When a real estate agent’s own sales pitch describes a property as a “dank dwelling” and “seemingly completely without redemption” you might imagine a vendor would grab whatever they could get.
But a million-dollar offer wasn’t enough to convince the state government to relinquish an uninhabitable worker’s cottage on Rozelle’s busy Victoria Road, despite a pre-auction price guide of just $425,000.
As it turns out the very same cottage was the subject of lobbying by corrupt former Labor powerbroker Eddie Obeid. It is now the subject of claims by a developer that the government is prepared to do whatever it takes to stop a controversial project ever going ahead.
In November 2010, only months before the Labor government was voted out of office, Mr Obeid, an upper house MP, attended a meeting with government officials specifically about the fate of the single-storey dump on Victoria Road.
Also at the meeting were league legend Benny Elias and his then business partner Ian Wright, who were desperate to use the site to provide access to the car park of their planned redevelopment of the nearby Balmain Leagues Club.
Documents obtained by the Herald show the meeting was organised by the office of then transport minister John Robertson.
The government had bought the dilapidated cottage in December 2009 for $554,000 to be used for a metro station at Rozelle. Only months later, the metro project was scrapped.
In late 2010, Mr Obeid’s lobbying appears to have been successful; Rozelle Village was given land owner’s consent to include the cottage in its development application.
But since that time, Rozelle Village’s high-rise plans have been killed off and its key proponents Mr Wright and Mr Elias have fallen out.
In April this year – just days before an independent planning authority delivered the fatal blow to the Rozelle Village proposal – the Victoria Road property went to auction, marketed as ‘‘the ultimate bargain’’.
‘‘Perhaps best considered to be currently the worst house in the busiest road, this extremely dilapidated terrace is nonetheless a truly breathtaking opportunity for those with vision and determination,’’ the advertisement said.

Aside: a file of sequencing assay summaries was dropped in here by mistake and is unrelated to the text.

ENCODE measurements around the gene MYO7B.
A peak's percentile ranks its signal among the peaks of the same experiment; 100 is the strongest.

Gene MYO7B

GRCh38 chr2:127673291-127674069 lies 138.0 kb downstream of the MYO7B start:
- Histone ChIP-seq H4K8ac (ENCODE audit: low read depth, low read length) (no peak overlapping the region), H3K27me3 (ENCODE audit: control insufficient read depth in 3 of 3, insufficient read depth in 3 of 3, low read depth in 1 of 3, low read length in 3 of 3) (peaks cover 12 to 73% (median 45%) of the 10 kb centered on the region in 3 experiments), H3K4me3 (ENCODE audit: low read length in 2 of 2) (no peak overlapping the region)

But on the night of the auction the property was passed in after Mr Wright’s wife Yuka made the top bid of $690,000, then offers of $925,000 and $1 million plus GST in the negotiations that followed. But the government decided not to sell.
‘‘One million dollars for a rundown, white ant-infested semi on Victoria Road and they wouldn’t accept it? Why not?’’ Mr Wright said.
Mr Wright claimed he was told if he wanted to buy it that night, he would have to pay $3 million. ‘‘They said there’s a special price for Rozelle Village,’’ he said. ‘‘It would appear that there was an agenda [...] to ensure that Rozelle Village wasn’t able to progress that development.’’
The real estate agent handling the sale, Paul Cooper, said he had never heard of the $3 million figure.
The Office of Finance and Services refused to answer a series of detailed questions about the aborted sale, other than to say the undisclosed reserve price was not met.
A 2010 government assessment put the value of the property at $520,000. ‘‘Negotiations for the sale of this property will continue with all interested parties, and details surrounding the sale remain commercial-in-confidence,’’ a spokesman said.
Mrs Wright subsequently placed a caveat over the property, claiming ‘‘the caveator has reason to believe her final post auction offer was greater than the reserve price’’.
The caveat also stated that the price range given to them by the agent was $425,000.
Rozelle Village, which owns the cottages on either side of 170 Victoria Road, has not ruled out lodging new development plans for the Balmain Tigers site and some of its neighbouring properties. It is also ‘‘continuing discussions’’ with prospective buyers, Mr Wright said.
Whether the Balmain Tigers ever return to the site is uncertain; in March the club took out an injunction to stop Rozelle Village, placing it into receivership over debts to the developer of more than $11 million.
The matter is due to return to court next month.